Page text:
The Lightning Room with Jenny Xie


–interview by Diana Clarke


Is it too much to say that Jenny Xie’s story “Wendy Beside Herself,” Wendy finds herself even as she loses her own arm? Of course it is. Wendy doesn’t find herself—none of us ever do. But, in Jenny’s words, “our remembrance of loss is an acceptance of that fissure; it becomes a part of our architecture.” The search, the gaps, is all there is.


1. The opening line of “Wendy Beside Herself” does such interesting things with time. By writing “Three years after Wendy Tsai loses her right arm…” you situate the reader in a present informed by loss. Before we know anything about Wendy, we know what she is missing—and even though the loss happened three years ago, the news of it is delivered in the present tense. How do losses shift and change with age? How do we integrate them into our sense of self?

There’s an element of traumatic loss that always remains incomprehensible. I think it’s our tendency to return to a moment of loss in an attempt to understand it, but it’s an intellectual and emotional orbiting that never really brings us closure. As we change and age, our remembrance of loss is an acceptance of that fissure; it becomes a part of our architecture.

2. Just looking at your story, I was struck by the form, the em-dashed dialogue tags rather than more standard quotation marks. That formatting made each piece of speech visually startling, an upset to the urgent, visual descriptions in the rest of the piece. What inspired you to shape dialogue in that way?

I struggled to use quotation marks because I imagined Wendy and her arm communicating just under the linguistic level, so I gravitated towards the em dash.

As a reader, I’ve always found the em dash capable of representing different degrees of reality in conversation, though maybe that feeling’s unfounded. It also signals change, or an interruption, which felt more true to the way the characters interact.

3. Your narrator’s returning arm reminded me of Nikolai Gogol’s short story “The Nose,” in which the errant appendage goes about on its own, putting on airs and embarrassing its owner. Have you read it? Have you ever felt alienated from your own body?

I haven’t read it before now! The body’s failures can be alienating—sickness, injury, lack of coordination–which I’ve certainly experienced. What I remember best, though, are moments from childhood of being mystified of my body, defamiliarized. I was enthralled by the communication between command and action; I would crook and uncrook my finger and try to locate the difference between thinking about moving it and actually moving it. (There’s a similar scene with Briony in Ian McEwan’s Atonement, which I was happy to discover.)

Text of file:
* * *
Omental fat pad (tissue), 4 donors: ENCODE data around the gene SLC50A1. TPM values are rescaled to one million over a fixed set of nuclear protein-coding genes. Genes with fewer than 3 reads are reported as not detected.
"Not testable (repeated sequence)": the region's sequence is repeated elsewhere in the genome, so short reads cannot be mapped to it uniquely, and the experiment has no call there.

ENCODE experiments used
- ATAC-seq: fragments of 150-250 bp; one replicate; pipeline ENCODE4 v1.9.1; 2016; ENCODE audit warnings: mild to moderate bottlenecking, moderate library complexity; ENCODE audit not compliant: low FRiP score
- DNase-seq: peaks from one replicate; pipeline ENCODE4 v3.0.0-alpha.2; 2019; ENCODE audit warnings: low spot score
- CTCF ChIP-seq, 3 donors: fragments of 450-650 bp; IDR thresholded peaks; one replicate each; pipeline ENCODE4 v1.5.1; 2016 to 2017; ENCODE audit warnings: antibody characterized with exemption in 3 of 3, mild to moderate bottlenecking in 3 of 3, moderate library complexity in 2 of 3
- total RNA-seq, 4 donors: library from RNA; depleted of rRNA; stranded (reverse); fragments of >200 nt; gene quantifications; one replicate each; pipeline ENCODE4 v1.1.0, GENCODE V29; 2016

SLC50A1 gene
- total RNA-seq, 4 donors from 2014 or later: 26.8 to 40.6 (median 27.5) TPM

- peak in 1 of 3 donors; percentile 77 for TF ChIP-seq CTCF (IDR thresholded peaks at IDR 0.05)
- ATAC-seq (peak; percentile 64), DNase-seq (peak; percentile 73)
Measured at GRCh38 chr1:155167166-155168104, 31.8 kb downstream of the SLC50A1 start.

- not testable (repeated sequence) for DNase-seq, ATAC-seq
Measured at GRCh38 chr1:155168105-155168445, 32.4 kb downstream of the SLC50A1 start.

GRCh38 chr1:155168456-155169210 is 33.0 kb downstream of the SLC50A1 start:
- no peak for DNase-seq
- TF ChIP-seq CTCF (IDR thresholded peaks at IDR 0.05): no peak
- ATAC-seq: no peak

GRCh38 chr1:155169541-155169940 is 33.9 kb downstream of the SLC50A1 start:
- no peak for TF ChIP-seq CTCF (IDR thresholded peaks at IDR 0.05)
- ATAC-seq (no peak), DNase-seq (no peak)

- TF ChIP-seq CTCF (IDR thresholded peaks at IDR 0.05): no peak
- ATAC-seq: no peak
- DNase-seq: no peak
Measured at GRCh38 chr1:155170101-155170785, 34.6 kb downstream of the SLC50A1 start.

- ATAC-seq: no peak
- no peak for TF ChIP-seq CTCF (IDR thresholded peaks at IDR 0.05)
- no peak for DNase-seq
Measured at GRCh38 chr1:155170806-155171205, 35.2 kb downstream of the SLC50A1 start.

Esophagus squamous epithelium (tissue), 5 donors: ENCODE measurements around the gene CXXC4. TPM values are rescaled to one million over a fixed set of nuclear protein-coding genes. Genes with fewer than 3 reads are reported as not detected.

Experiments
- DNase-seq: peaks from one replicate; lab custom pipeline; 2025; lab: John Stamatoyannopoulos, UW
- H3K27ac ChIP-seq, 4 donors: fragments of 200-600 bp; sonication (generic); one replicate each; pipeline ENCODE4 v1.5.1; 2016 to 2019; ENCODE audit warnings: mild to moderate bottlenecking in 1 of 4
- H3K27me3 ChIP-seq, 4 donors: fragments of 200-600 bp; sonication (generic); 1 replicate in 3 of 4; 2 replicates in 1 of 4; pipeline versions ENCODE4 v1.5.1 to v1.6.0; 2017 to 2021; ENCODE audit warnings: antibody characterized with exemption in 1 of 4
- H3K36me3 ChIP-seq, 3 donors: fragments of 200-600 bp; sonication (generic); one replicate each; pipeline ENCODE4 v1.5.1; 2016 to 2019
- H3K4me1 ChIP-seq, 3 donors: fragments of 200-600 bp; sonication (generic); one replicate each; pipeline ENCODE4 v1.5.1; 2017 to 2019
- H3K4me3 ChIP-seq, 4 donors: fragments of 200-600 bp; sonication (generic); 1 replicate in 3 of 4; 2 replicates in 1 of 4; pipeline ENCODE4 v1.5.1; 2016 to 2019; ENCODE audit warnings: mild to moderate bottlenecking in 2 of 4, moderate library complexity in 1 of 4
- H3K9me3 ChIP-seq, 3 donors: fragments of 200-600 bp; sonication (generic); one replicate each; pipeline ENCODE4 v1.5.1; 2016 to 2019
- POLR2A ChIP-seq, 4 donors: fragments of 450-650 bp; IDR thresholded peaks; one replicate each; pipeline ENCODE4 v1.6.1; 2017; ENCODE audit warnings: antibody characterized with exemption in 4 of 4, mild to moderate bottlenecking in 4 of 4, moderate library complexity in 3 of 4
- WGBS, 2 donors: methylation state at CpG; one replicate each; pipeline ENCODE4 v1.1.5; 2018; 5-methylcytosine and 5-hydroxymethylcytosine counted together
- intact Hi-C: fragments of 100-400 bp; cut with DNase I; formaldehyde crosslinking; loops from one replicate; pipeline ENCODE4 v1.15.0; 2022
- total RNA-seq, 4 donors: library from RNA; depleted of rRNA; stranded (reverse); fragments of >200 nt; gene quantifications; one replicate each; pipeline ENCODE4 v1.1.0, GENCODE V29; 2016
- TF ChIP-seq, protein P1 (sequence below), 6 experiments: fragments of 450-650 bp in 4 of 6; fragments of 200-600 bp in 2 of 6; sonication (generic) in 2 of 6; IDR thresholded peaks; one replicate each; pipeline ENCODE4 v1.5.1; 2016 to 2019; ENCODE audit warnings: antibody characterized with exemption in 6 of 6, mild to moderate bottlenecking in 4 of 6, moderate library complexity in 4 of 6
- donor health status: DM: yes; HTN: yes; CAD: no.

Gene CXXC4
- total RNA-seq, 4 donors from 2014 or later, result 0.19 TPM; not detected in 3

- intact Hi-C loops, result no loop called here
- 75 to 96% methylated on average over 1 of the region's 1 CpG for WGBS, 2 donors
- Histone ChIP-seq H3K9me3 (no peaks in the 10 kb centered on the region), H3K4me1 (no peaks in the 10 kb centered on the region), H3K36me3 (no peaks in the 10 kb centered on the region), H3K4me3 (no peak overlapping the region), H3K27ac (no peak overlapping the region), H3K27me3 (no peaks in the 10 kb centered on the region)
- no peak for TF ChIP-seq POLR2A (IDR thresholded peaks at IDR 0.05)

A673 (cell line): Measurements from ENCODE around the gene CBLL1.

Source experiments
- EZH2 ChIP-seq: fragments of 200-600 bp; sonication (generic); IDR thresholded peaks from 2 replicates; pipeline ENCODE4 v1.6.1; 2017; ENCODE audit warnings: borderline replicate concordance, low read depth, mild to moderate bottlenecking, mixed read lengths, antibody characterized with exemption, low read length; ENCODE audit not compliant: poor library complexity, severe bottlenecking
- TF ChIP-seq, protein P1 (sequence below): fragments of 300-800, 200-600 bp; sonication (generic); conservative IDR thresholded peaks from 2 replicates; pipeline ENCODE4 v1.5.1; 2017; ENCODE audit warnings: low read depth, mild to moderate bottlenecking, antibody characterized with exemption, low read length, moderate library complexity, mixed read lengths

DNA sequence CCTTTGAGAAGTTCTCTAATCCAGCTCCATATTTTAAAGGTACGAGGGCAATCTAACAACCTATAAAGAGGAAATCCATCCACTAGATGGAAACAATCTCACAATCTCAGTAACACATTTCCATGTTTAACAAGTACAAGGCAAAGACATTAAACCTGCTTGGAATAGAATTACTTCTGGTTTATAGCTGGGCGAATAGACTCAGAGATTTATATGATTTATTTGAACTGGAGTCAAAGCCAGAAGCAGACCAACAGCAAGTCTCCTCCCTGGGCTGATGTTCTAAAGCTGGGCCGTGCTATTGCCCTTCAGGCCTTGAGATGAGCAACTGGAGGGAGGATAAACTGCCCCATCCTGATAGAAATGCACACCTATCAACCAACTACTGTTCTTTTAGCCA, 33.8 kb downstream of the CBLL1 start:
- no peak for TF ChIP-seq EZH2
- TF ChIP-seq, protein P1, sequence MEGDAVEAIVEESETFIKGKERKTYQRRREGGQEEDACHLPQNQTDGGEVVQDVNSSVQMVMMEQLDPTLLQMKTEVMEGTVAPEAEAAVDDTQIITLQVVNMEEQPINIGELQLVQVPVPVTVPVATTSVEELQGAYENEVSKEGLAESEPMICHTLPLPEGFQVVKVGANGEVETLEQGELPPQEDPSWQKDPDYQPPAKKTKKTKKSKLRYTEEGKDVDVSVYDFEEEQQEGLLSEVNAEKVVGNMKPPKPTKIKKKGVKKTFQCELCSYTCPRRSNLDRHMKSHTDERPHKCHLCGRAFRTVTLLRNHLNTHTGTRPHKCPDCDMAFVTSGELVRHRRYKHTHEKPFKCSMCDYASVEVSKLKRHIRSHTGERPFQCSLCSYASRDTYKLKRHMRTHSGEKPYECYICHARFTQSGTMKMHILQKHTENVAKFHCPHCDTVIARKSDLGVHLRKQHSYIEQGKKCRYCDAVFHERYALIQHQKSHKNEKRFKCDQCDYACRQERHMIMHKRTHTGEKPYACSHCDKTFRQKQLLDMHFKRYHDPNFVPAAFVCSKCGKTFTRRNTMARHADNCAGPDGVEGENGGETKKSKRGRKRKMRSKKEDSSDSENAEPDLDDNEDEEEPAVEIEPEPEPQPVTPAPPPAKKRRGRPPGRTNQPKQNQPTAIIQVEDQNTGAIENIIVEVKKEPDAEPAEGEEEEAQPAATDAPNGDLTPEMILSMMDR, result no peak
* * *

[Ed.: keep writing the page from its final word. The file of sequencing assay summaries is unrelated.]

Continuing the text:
4. This story is also a story of creation—Wendy is baking—but the scent of the sea, “a density and brininess in the air,” causes her to falter; the knuckles of her severed arm make “small crustacean movements.” How do we keep making when what was buried rises up? Do marine life forms—which breathe where we cannot—ever nourish us?

I think discomfort is part of the creative process, and that it can be the impetus for it. In this story, the stoicism of marine life, the feeling of being underwater, informs how Wendy works through her emotions.

5. Although it was deeply painful, I loved that the primary hurt in this story appeared to be Wendy’s separation from her own arm, rather than Daniel, her husband. How do you balance necessary self-love with caring for others?

Compared to our love and generosity for other people, our capacity for self-love is so impoverished. Our own unhappiness and stagnation can be the hardest to recognize. Keeping the balance is different for everyone, but remembering your own trajectory is a big factor.

6. What is Wendy baking? What’s the last thing you made from scratch?

She’s baking a tres leches cake, which is one of my favorite desserts! I, unfortunately, am not a baker. The last thing I made from scratch was probably a veggie stir-fry, a dinner staple for me.





image attribution: “Arm cut”. Licensed under CC BY-SA 3.0 via Wikimedia Commons –